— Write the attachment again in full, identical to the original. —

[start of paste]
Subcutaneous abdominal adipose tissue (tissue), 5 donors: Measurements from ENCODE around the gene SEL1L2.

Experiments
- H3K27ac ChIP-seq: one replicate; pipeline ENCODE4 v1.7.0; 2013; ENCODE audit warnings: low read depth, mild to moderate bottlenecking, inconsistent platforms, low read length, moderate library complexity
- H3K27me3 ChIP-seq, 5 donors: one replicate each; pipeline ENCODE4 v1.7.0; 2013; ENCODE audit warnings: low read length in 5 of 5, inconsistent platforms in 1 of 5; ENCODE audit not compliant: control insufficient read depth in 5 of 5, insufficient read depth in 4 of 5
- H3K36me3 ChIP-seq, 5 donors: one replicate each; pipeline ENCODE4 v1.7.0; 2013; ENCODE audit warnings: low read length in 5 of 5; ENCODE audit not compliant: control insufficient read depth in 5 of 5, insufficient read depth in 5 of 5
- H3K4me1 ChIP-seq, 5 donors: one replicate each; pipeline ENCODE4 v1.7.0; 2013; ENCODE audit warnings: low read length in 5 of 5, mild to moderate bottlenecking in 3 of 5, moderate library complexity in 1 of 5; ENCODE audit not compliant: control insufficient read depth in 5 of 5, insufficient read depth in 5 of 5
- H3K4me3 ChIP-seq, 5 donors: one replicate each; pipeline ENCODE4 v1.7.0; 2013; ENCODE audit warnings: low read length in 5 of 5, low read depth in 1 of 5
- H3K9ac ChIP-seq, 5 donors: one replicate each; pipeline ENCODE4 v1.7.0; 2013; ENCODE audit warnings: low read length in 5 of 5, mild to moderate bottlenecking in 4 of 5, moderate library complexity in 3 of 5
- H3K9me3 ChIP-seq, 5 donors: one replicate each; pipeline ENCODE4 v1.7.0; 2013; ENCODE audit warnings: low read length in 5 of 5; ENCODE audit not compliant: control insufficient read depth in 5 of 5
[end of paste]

Subcutaneous abdominal adipose tissue (tissue), 5 donors: Measurements from ENCODE around the gene SEL1L2.

Experiments
- H3K27ac ChIP-seq: one replicate; pipeline ENCODE4 v1.7.0; 2013; ENCODE audit warnings: low read depth, mild to moderate bottlenecking, inconsistent platforms, low read length, moderate library complexity
- H3K27me3 ChIP-seq, 5 donors: one replicate each; pipeline ENCODE4 v1.7.0; 2013; ENCODE audit warnings: low read length in 5 of 5, inconsistent platforms in 1 of 5; ENCODE audit not compliant: control insufficient read depth in 5 of 5, insufficient read depth in 4 of 5
- H3K36me3 ChIP-seq, 5 donors: one replicate each; pipeline ENCODE4 v1.7.0; 2013; ENCODE audit warnings: low read length in 5 of 5; ENCODE audit not compliant: control insufficient read depth in 5 of 5, insufficient read depth in 5 of 5
- H3K4me1 ChIP-seq, 5 donors: one replicate each; pipeline ENCODE4 v1.7.0; 2013; ENCODE audit warnings: low read length in 5 of 5, mild to moderate bottlenecking in 3 of 5, moderate library complexity in 1 of 5; ENCODE audit not compliant: control insufficient read depth in 5 of 5, insufficient read depth in 5 of 5
- H3K4me3 ChIP-seq, 5 donors: one replicate each; pipeline ENCODE4 v1.7.0; 2013; ENCODE audit warnings: low read length in 5 of 5, low read depth in 1 of 5
- H3K9ac ChIP-seq, 5 donors: one replicate each; pipeline ENCODE4 v1.7.0; 2013; ENCODE audit warnings: low read length in 5 of 5, mild to moderate bottlenecking in 4 of 5, moderate library complexity in 3 of 5
- H3K9me3 ChIP-seq, 5 donors: one replicate each; pipeline ENCODE4 v1.7.0; 2013; ENCODE audit warnings: low read length in 5 of 5; ENCODE audit not compliant: control insufficient read depth in 5 of 5